The world of event production and AV can seem really confusing to outside observers. You might be asking yourself questions, such as: ‘When can I use an outside AV company and when are we required to use an in-house AV company?’ When the questions go unanswered, you can end up with as much as a 25% increase in AV costs, so it’s important to know how to remove in-house AV restrictions and when to use an outside AV company.
Your event budget is very important and sometimes, you just don’t have room for an additional 25% costs for your event! Sometimes, you are required to use the in-house AV company, and sometimes, you can bring your own third-party provider. And we are here to help you navigate those decisions! And the good news is that this very same logic can be also applied to other vendors, such as event catering.
Option 1: Venues With NO In-House AV Company
There are many venues out there that have no restrictions about what AV company you work with. These venues are easiest to work with because you have full control over what you want to do. However, if you don’t have experience planning events, you may find that having that in-house AV provided is very helpful.
These venues are typically small or very “non-traditional”, so therefore they set their own rules. The easiest way to see if they require you to work with one company is to simply ask. Most such venues will say no. If that’s the case, you have to make sure you include your vendor in the conversation early, so the venue knows you are working with a trustworthy provider.
More often than not, venues now come with in-house AV companies. This is because most events require some sort of AV needs, and by partnering with a company, the venue can enjoy additional revenue sources. As we’ve stated before, in-house companies can be great if you have never sourced an AV company before. However, there are always other options. Similar to venues from option 1, it’s important to ask some questions early on in your venue selection process and most importantly, before signing your contract. Ask them whether you absolutely need to use their in-house AV company.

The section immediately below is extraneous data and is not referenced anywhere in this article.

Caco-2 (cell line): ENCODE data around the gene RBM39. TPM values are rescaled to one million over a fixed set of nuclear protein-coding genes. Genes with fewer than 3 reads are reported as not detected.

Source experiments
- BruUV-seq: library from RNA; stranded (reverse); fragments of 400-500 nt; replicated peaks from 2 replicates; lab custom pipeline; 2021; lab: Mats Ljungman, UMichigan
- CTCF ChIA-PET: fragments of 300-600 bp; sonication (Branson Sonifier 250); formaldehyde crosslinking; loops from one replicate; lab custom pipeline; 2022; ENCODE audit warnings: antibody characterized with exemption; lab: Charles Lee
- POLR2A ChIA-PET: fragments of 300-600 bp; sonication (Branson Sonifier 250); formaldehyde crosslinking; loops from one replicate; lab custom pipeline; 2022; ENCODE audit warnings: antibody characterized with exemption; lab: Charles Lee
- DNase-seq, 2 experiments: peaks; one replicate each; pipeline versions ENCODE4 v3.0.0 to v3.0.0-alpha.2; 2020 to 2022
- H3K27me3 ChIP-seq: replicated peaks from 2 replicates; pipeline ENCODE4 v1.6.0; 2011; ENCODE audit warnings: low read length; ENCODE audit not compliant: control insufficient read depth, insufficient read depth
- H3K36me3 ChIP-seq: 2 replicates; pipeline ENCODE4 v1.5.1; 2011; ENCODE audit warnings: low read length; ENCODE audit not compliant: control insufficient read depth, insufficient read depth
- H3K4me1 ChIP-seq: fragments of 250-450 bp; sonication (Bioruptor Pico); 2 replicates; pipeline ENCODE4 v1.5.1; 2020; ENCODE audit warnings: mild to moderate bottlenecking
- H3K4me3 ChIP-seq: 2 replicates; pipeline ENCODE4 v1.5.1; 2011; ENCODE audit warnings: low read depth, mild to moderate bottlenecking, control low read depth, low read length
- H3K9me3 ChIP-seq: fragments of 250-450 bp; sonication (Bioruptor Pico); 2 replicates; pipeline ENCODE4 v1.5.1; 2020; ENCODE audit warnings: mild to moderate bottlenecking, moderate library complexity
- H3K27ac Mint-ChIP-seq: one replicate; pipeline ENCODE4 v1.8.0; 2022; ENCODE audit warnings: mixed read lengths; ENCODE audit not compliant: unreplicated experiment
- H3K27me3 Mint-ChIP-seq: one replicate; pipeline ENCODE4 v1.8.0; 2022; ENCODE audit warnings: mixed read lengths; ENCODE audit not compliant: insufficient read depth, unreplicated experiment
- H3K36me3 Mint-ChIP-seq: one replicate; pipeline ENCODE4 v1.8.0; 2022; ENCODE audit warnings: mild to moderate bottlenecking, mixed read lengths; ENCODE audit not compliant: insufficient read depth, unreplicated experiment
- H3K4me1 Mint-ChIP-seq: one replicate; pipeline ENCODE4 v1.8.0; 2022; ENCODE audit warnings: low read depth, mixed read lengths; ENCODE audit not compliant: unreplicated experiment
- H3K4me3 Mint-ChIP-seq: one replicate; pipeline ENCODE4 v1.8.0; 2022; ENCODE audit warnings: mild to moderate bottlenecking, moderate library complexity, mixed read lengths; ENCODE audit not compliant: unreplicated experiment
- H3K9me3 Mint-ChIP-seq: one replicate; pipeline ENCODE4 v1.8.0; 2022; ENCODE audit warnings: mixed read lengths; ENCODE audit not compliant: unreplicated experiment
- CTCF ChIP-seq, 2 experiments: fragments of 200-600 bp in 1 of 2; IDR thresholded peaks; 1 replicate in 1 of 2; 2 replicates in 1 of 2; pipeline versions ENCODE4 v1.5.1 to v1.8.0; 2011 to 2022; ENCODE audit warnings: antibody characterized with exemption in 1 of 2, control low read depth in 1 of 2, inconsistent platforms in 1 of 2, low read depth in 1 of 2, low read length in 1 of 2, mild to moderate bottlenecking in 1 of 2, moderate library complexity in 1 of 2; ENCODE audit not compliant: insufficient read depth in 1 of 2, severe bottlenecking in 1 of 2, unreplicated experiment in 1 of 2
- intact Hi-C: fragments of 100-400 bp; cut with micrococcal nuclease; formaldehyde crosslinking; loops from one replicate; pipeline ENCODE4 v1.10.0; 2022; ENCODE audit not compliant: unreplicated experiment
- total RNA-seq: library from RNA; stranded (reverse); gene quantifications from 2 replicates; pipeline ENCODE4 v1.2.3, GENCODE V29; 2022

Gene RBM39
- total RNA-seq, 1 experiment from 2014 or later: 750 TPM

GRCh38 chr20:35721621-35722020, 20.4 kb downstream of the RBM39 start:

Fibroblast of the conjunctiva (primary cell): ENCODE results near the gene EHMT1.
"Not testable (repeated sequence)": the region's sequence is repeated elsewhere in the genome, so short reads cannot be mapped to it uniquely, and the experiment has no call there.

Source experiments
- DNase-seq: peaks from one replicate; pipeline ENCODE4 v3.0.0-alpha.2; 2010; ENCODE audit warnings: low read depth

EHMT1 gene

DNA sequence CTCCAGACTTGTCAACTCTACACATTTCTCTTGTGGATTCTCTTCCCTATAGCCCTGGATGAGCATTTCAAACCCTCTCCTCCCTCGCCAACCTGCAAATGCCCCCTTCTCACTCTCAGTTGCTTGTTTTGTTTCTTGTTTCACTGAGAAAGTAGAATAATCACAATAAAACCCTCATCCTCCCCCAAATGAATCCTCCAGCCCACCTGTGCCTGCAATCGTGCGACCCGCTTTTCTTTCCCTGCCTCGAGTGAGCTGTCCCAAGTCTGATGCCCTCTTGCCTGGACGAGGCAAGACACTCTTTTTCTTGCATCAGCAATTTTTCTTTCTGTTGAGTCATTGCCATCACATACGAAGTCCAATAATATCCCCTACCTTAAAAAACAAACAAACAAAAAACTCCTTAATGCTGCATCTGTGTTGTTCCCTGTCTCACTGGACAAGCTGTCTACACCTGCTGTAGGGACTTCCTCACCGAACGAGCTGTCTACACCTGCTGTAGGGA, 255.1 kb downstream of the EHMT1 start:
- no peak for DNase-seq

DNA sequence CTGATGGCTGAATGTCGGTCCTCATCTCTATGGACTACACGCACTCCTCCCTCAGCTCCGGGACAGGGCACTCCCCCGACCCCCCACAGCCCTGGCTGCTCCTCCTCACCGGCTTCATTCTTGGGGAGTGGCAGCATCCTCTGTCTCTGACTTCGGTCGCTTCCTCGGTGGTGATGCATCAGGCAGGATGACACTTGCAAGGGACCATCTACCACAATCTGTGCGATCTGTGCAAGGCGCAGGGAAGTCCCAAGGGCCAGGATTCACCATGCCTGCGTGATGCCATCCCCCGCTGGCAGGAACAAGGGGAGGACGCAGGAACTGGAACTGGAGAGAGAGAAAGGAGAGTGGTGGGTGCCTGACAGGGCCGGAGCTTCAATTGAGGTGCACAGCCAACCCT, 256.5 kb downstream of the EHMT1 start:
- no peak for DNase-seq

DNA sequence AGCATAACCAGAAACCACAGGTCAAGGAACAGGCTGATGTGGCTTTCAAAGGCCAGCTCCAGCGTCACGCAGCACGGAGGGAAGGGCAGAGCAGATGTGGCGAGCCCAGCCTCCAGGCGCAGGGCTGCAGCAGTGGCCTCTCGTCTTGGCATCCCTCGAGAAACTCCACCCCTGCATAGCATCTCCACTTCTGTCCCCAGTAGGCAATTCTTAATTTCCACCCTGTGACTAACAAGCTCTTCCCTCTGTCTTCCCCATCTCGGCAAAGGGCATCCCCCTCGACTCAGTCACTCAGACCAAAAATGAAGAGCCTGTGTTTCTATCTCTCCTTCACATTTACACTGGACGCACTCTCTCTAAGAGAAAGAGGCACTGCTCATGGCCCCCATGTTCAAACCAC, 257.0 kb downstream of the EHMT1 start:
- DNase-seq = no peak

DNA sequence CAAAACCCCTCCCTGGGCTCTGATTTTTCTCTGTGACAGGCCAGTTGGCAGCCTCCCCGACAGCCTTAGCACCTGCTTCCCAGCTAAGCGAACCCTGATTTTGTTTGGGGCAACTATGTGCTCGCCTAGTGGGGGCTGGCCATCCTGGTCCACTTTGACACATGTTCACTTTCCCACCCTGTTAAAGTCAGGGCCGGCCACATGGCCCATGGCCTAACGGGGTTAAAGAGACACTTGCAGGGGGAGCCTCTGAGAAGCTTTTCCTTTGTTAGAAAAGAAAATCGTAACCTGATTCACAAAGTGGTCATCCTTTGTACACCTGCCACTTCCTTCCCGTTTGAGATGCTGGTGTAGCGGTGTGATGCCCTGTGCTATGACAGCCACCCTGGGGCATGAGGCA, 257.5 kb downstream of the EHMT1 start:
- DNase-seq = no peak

Venues may “suggest” using their AV company. That’s when you must ask them to clarify: “Am I contractually required to use this company?” Remember, sometimes a hotel is financially obligated to sell the in-house AV over allowing you to bring in your own AV company. They’re losing money otherwise! Unfortunately, this is where a lot of used car salesman techniques are applied to confuse and trick clients into using the in-house AV company.
Sometimes, venues have contracts with AV unions, which means that if you decide to bring in a third-party company, the venue might still charge you for shadow labor. That way, you can end up paying for two staff AV professionals instead of one, which can dramatically affect your final AV costs.
Remove In-House Restrictions!
If you are ever concerned you may not be able to work with an outside AV company or you just want to make sure you have all of your options open, check out our guide, How To Remove In-House AV Restrictions. We have seen huge restrictions, from thousands of dollars in fees. The important thing is to identify and eliminate the problem before you sign your contract.
Remember that as the customer, you have the power to choose and walk away. You don’t want to be forced to use a specific vendor. Outside companies are also not necessarily the best fit for your event. The power is in your hands!
In Conclusion: Yes, You Can Use An Outside AV Company
In conclusion, the short answer to the question is: you can always use an outside AV company. You are never 100% required to use the in-house AV company. Make sure to do your research, ask the right questions, and compare AV quotes if necessary. That way, you can avoid additional fees and any unexpected hassles that might arise later on in the planning project.
And finally, don’t be afraid to reach out and talk to us if you have any questions about event production and AV! Having a trusted partner on your side will not only save you money, but also take your event to that next level.
Editor’s Note: This post was originally posted in 2015 and updated for clarity purposes.